FRONTLINE "The Warning" Part 1
FRONTLINE "The Warning" Part 2
FRONTLINE | Sneak Peek 1: Breaking the Bank
Sneak Peek 2: Breaking the Bank
How Goldman Sachs makes money - Part 1 of 2
How Goldman Sachs makes money - Part 2 of 2
The first of a four-part investigation into a world of greed and recklessness that led to financial collapse. In the first episode of Meltdown, we hear about four men who brought down the global economy: a billionaire mortgage-seller who fooled millions; a high-rolling banker with a fatal weakness; a ferocious Wall Street predator; and the power behind the throne. The crash of September 2008 brought the largest bankruptcies in world history, pushing more than 30 million people into unemployment and bringing many countries to the edge of insolvency. Wall Street turned back the clock to 1929. Lack of government regulation; easy lending in the US housing market meant anyone could qualify for a home loan with no government regulations in place. Also, London was competing with New York as the banking capital of the world. Gordon Brown, the British finance minister at the time, introduced 'light touch regulation' - giving bankers a free hand in the marketplace.
All this, and with key players making the wrong financial decisions, saw the world's biggest financial collapse.
2005 MEMOBill Moyers on Plutonomy: noun.
An economy that is driven by or that disproportionately benefits wealthy people, or one where the creation of wealth is the principal goal. [Blend of pluto- (wealth) and economy.]
This explains why they don't go to Jail!
THE CONFIDENTIAL MEMO AT THE HEART OF THE GLOBAL FINANCIAL CRISIS
AMERICA WANTS JUSTICE - THEY WANT OFFICERS FOUND GUILTY AND SENT TO PRISON.
OBAMA WOULDN'T BE PRESIDENT IF NOT FOR BANKERS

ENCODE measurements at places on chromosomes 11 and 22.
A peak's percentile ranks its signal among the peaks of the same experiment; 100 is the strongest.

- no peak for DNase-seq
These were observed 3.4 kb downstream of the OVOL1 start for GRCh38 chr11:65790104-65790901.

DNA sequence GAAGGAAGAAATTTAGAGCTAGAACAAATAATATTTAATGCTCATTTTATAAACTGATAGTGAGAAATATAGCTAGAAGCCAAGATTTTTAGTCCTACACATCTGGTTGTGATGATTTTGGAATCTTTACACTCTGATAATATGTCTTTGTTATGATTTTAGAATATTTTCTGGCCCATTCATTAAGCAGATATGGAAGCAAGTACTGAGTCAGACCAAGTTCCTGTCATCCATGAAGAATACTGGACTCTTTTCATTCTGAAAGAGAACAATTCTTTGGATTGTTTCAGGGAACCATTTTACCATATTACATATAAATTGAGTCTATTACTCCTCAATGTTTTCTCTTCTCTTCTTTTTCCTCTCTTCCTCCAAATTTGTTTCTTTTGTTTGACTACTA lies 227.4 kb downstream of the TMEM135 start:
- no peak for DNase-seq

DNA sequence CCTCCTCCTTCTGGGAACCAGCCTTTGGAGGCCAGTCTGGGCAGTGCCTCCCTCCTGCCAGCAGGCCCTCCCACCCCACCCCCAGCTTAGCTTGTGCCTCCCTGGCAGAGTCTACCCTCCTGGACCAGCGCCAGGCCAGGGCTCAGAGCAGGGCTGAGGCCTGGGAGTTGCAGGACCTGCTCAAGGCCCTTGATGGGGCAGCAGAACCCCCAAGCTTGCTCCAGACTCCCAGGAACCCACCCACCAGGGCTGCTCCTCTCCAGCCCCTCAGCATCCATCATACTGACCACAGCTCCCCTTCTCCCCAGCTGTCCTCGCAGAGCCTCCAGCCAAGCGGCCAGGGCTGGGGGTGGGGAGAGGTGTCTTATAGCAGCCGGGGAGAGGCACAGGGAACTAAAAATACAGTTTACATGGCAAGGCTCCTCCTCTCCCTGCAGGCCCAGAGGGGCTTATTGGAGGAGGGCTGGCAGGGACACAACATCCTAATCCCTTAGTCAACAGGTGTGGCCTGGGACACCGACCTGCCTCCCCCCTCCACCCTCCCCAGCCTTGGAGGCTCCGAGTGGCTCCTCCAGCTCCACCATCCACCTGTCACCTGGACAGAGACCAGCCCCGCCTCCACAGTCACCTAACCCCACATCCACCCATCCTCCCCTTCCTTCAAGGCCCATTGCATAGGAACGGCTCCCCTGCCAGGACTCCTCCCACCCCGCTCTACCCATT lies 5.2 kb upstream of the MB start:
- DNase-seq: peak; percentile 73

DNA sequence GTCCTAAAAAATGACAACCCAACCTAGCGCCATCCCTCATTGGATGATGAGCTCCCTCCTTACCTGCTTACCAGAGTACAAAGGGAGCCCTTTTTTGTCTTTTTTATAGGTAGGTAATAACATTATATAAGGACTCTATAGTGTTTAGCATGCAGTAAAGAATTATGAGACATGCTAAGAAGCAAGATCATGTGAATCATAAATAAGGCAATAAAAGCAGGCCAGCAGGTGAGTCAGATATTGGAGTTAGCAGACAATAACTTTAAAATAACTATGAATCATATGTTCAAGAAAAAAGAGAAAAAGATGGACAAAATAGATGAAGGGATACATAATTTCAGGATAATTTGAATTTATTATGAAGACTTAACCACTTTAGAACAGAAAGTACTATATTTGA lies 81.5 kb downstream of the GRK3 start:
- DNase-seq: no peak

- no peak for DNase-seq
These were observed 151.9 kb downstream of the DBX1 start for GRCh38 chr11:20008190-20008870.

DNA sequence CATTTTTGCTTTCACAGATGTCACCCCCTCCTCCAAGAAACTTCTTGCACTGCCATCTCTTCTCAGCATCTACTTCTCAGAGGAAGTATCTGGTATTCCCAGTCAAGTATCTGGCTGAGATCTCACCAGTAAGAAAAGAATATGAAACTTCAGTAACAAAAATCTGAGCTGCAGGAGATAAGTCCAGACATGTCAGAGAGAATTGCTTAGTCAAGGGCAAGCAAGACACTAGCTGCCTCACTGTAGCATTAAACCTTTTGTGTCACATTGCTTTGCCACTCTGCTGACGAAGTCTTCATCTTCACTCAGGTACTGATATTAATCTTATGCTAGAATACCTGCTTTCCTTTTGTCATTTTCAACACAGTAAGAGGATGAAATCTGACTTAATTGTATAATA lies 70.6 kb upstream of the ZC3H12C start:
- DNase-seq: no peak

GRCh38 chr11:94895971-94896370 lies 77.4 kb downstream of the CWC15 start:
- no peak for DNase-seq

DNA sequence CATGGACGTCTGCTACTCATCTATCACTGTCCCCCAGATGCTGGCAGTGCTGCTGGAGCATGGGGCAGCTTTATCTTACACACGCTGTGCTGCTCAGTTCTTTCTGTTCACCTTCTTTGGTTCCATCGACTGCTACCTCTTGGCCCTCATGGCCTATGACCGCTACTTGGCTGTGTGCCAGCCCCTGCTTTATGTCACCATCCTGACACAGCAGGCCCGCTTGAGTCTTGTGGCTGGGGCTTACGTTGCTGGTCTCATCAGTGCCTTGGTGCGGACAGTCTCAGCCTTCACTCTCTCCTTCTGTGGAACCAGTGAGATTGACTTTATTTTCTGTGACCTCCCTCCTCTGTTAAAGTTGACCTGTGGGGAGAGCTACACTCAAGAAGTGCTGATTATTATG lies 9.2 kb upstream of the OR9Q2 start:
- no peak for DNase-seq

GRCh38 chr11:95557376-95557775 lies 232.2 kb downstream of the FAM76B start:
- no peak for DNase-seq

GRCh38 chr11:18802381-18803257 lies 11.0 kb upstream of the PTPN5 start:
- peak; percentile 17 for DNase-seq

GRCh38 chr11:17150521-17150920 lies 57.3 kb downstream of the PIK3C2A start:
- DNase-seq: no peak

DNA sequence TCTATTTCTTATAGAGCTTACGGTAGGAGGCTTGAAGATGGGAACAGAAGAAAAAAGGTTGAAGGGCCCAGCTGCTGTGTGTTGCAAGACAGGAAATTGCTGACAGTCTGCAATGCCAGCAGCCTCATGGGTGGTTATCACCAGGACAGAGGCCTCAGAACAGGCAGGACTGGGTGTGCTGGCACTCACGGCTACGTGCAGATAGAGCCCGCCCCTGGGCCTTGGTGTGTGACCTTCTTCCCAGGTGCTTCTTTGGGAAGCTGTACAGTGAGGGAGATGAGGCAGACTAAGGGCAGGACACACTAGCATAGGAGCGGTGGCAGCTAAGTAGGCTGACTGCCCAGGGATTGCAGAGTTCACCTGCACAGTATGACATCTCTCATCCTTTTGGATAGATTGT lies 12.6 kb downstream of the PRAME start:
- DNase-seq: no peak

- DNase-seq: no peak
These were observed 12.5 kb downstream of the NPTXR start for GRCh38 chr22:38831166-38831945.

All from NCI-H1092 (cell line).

VIDEO Bill Moyers: A veteran bank regulator lays bare how Washington and Wall Street are joined in a culture of corruption.
The Best Way to Rob a Bank is to Own One (University of Texas Press 2005), has been called “a classic.”
We can always prosecute bankers but Attorney General Eric Holder never jailed one!
Video+Transcript: 25:24 min
October 3, 2014 VIDEO
Attorney General Eric Holder’s resignation last week reminds us of an infuriating fact: No banking executives have been criminally prosecuted for their role in causing the biggest financial disaster since the Great Depression.
"I blame Holder. I blame Timothy Geithner," veteran bank regulator William K. Black tells Bill this week. "But they are fulfilling administration policies. The problem definitely comes from the top. And remember, Obama wouldn’t have been president but for the financial contribution of bankers." And the rub? While large banks have been penalized for their role in the housing meltdown, the costs of those fines will be largely borne by shareholders and taxpayers as the banks write off the fines as the cost of doing business. And by and large these top executives got to keep their massive bonuses and compensation, despite the fallout. But the story gets even more infuriating, the more Black lays bare the culture of corruption that led to the meltdown. "The Clinton, Bush and Obama administrations all could have prevented [the financial meltdown]."
Black tells Moyers. And what’s worse, Black — who exposed the so-called Keating Five — believes the next crisis is coming: "We have created the incentive structures that [are] going to produce a much larger disaster."
To rob a country, own a bank https://www.youtube.com/watch?v=sA_MkJB84VA
https://en.wikipedia.org/wiki/William_K._Black | http://online.barrons.com/articles/SB123940701204709985 | http://www.pbs.org/moyers/journal/04032009/profile.html